However, a closer look at these papers indicates that they show not that cancer cells do as a matter of fact face trade-offs between various traits in a given environment, but only that this is a plausible hypothesis. For instance, Aktipis et al. (2013) write, “The exact nature of tradeoffs between these mechanisms has yet to be determined in most cases.” Gallaher et al.’s (2019) is an ingenious simulation, using agent-based modeling to represent how these trade-offs could evolve in a population of cancer cells. However, the paper presupposes, rather than documents, the trade-offs in question. Likewise, Gillies et al. (2018), discussion is about how it is plausible that various trade-offs are at play in the EMT (epithelial-mesenchymal transition), associated with changes in blood flow in the tumor, not a test of this hypothesis. While they provide evidence suggesting that this hypothesis is a plausible explanation of patterns and processes of changes in tumors, it is not an attempt at systematically testing the hypothesis. Hatzikirou et al. (2012), also cite experiments with cultures of glioma cells (Giese et al., 2003) that have shown a “relationship between migratory and proliferative behavior, indicating cell motion and proliferation are mutually exclusive processes since highly motile glioma cells tend to have lower proliferation rates.” (Giese et al.,1996a,b; Godlewski et al., 2010). However, the Hatzikirou et al. (2012) do not themselves conduct any experiments; the paper is simulation of how the trade-off is likely to play out in glioma. So, such studies do not provide the kinds of tests of life-history trade-offs Stearns takes to be exemplary; much of the evidence is indirect, at best.

On the one hand, one might argue that holding cancer researchers to the same standards of testing trade-offs typical in whole organism ecology is inappropriate. After all, cancers are often discovered well after the selective processes in question occurred. Unlike in whole organism biology and ecology, we cannot do a controlled study of exactly how and how much cancer cells vary with respect to these trade-offs in situ. Simulations are as close to tests of such hypotheses as can be provided (Parke, 2014). In the best case scenario, and perhaps with advances in sampling of tumor biomarkers, we may be able to describe the dynamics of cancer’s evolution, during the course of treatment. Just as in testing any evolutionary hypotheses for which the evidence is long in the past, we can use experimental or computer simulations of close enough evolutionary processes (Vasi et al., 1994; Sniegowski et al., 1997).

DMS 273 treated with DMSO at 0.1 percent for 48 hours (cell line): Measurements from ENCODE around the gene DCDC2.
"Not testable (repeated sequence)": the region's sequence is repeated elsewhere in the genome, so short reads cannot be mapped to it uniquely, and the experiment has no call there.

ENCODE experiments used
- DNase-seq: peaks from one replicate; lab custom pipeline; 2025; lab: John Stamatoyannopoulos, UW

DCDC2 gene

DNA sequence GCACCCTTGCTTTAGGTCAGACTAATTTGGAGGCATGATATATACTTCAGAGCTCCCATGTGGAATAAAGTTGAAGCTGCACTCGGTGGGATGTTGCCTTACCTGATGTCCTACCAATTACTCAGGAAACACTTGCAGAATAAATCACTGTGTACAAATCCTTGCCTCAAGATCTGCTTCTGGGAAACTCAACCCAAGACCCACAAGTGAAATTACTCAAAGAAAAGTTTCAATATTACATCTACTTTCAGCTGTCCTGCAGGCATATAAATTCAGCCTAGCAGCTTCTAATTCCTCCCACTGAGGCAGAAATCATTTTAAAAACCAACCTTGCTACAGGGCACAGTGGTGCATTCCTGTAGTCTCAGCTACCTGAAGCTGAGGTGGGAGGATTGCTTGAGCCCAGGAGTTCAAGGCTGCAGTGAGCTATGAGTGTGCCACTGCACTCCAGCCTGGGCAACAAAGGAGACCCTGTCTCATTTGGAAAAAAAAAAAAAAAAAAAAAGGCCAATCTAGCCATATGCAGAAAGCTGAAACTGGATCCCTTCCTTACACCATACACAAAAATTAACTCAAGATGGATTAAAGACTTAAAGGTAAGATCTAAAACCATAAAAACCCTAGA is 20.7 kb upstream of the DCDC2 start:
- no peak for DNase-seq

On the other hand, it does seem worth considering whether ecological models and evidence in cancer should be held to lesser standards of. In order to test hypotheses that selective trade-offs are at work, or that various optima explain the presence or absence of this variant distribution in a population, whole organism ecologists are typically expected to generate a function relating fitness and variable phenotypes (and trade-offs among them), and describe a how these fitness trade-offs can be varied to yield quantitative differences in outcome. Hausser and Alon (2020) do not provide anything this precise, nor do they experimentally test the link by manipulating these variables. Determining whether such fitness trade-offs are at work might require more precise, quantitative measures. Such context-specific information may be rather important to have, especially in treatment contexts.

Indeed, as Hausser et al. suggest, local selective (i.e., ecological) conditions may vary significantly across cancers. Arguably, different tumor microenvironments present quite distinctive challenges, and thus different selective “tasks” for different cancers, and different trade-offs, other than those they consider. It seems one important avenue for future work is to consider more seriously the role of local ecology – and potentially also, a role for niche construction. While it seems plausible that cancer cells from a variety of tissues and organs have relatively similar “driver” or hallmark gene expression profiles, it’s also plausible that local conditions vary significantly (cf., Pong and Gutmann, 2011).

Conclusion